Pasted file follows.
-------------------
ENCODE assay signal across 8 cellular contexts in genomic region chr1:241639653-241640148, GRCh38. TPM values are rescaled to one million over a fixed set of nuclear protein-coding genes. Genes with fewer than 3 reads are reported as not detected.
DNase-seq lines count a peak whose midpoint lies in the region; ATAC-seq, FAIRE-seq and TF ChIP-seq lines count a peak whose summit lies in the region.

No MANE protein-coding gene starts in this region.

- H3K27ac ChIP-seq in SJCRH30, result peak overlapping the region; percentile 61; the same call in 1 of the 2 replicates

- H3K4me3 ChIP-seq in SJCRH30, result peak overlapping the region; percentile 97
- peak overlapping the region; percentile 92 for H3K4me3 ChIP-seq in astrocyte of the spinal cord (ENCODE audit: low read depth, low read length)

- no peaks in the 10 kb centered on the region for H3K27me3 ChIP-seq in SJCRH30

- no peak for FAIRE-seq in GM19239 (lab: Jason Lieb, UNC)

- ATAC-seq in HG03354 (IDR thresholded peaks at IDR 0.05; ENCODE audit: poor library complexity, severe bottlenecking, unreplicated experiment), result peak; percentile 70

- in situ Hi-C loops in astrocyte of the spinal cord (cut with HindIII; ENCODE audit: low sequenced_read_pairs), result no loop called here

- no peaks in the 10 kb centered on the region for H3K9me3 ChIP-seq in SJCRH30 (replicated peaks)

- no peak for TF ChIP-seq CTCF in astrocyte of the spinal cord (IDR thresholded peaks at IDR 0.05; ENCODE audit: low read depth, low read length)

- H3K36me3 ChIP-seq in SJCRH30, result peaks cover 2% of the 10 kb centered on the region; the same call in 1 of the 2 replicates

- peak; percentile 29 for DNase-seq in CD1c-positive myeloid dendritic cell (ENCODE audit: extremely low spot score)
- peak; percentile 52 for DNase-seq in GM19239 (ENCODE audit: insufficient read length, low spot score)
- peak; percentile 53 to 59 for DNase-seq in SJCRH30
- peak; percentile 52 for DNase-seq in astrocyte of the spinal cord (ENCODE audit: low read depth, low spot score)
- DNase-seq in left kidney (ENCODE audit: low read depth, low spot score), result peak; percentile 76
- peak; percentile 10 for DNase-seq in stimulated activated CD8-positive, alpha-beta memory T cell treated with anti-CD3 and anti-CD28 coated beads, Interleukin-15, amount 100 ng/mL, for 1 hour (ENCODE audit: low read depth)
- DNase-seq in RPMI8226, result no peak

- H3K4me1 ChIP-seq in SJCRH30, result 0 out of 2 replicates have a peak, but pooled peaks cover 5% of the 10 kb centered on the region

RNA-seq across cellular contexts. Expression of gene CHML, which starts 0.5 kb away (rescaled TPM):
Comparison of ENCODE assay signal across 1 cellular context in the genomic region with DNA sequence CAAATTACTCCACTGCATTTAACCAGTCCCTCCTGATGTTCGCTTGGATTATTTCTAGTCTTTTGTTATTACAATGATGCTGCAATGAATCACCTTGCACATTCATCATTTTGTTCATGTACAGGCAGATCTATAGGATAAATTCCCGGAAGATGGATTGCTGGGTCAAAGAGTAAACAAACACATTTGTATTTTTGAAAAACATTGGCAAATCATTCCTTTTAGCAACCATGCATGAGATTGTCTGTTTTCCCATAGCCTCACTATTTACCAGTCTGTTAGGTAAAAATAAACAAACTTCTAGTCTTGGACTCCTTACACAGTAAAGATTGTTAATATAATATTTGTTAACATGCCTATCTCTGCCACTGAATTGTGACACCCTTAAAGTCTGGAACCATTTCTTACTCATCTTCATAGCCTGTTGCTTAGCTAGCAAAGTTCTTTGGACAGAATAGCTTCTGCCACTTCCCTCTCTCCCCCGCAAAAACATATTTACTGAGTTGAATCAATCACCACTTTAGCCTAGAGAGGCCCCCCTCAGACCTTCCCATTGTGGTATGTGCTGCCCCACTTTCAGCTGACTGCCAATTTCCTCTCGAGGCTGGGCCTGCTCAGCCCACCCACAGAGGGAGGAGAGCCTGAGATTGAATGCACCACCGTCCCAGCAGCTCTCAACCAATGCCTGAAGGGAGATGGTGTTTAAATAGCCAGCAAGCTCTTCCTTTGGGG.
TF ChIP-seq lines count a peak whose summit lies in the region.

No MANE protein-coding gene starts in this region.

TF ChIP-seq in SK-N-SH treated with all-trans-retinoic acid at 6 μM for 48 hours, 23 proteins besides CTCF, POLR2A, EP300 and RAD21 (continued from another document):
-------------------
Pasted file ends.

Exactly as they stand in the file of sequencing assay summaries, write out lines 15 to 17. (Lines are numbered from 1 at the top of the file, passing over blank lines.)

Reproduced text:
- peak; percentile 52 for DNase-seq in GM19239 (ENCODE audit: insufficient read length, low spot score)
- peak; percentile 53 to 59 for DNase-seq in SJCRH30
- peak; percentile 52 for DNase-seq in astrocyte of the spinal cord (ENCODE audit: low read depth, low spot score)